Alongside the extreme heatwaves in South Korea, there's also been extreme weather events in many other parts of the world.
A deadly avalanche in Italy, catastrophic flooding in India, Bangladesh and Australia and record-breaking heatwaves in Europe.
Lee Ji-yoon has this story.
Floods, drought and a glacier collapse.
These are some of the extreme weather conditions we've been seeing lately around the world.
Catastrophic floods displaced millions in India and neighboring Bangladesh in recent weeks as seasonal monsoon rains came heavier and earlier than usual.
"All the houses here have been damaged by floods. Our wheat, rice, hens, cows everything has drowned. The farmlands have drowned too. The floods took away the fish from the fisheries,"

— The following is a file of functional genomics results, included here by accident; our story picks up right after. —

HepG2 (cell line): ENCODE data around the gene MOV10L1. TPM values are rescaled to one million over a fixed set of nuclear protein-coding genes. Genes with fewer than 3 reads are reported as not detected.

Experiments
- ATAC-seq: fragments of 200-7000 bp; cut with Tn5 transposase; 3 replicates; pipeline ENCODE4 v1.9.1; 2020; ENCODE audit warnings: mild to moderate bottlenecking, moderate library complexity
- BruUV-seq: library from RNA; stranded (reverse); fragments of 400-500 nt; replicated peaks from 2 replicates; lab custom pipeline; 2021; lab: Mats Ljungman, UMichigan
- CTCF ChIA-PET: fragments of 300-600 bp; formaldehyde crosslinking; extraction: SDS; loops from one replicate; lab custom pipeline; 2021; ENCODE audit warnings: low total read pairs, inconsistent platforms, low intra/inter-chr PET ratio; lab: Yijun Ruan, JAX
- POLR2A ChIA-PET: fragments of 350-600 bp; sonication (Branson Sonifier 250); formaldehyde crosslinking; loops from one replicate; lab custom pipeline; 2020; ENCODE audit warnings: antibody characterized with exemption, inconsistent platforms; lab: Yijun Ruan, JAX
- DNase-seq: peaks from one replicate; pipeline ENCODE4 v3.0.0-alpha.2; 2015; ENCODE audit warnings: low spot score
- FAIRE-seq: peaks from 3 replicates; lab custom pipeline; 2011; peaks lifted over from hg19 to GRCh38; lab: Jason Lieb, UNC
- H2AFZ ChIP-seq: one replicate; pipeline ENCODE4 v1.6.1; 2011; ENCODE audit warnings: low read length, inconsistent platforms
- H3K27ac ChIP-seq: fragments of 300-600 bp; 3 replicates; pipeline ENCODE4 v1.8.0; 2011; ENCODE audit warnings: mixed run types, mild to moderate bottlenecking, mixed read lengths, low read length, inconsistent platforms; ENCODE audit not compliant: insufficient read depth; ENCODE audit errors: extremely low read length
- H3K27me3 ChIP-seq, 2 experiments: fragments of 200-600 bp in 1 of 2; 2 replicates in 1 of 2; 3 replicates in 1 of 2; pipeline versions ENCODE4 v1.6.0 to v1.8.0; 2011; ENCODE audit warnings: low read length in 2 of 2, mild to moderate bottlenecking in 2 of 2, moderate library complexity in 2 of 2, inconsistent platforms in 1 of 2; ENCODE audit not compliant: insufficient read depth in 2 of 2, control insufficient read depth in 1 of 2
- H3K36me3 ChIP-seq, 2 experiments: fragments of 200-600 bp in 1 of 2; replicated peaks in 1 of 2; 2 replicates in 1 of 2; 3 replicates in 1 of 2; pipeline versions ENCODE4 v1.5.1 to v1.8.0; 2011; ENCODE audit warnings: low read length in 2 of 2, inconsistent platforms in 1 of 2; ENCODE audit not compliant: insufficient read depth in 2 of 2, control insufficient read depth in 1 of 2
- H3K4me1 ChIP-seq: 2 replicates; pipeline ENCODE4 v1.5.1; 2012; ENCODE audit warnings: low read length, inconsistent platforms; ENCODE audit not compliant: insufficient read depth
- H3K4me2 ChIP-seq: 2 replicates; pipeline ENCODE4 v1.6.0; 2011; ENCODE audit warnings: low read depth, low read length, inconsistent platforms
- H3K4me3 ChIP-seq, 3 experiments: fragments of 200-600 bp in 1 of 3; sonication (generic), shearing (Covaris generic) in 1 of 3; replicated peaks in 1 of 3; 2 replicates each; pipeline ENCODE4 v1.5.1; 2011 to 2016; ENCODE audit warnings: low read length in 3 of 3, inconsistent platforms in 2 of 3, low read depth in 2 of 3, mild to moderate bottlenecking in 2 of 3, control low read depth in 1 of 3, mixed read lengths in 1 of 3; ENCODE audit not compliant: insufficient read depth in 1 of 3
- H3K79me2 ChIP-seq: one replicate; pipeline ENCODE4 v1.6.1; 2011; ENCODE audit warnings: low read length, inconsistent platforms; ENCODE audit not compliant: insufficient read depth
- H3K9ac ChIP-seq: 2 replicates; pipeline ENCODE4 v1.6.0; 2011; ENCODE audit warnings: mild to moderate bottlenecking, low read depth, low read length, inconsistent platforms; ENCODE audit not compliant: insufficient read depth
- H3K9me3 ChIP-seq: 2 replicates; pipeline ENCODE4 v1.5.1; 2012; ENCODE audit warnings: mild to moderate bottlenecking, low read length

Torrential rains also battered Australia's east coast and Sydney on Tuesday, with tens of thousands of residents forced to leave their homes after rivers rose past danger levels.
Over in Italy, a heatwave triggered the collapse of a mountain glacier in the Alps on Sunday, killing seven people.
France, Switzerland, Germany and Spain all saw their monthly temperature records broken last month as temperatures hit above 40 degrees Celcius drying out soil and vegetation.
South Korea's weather officials have also issued heat wave warnings across most of the country.
So what's behind all this extreme weather?
"Global warming can intensify the El Nino and La Nina cycle and increasing the occurrences of extreme La Nina and El Nino events. So El Nino is the opposite of La Nina, it brings drought. So in a global warming scenario we need to be prepared for the possibility of a swing between drought and wet, or flood, in the following year."
El Ni o brings about unusually warm ocean temperatures in the Equatorial Pacific as opposed to La Ni a, which is a weather phenomenon that typically brings above average rainfall on the east coast.
And with the return of La Nina and El Nino weather experts warn that this sounds a loud warning that climate change is upon us.
Lee Ji-yoon Arirang News.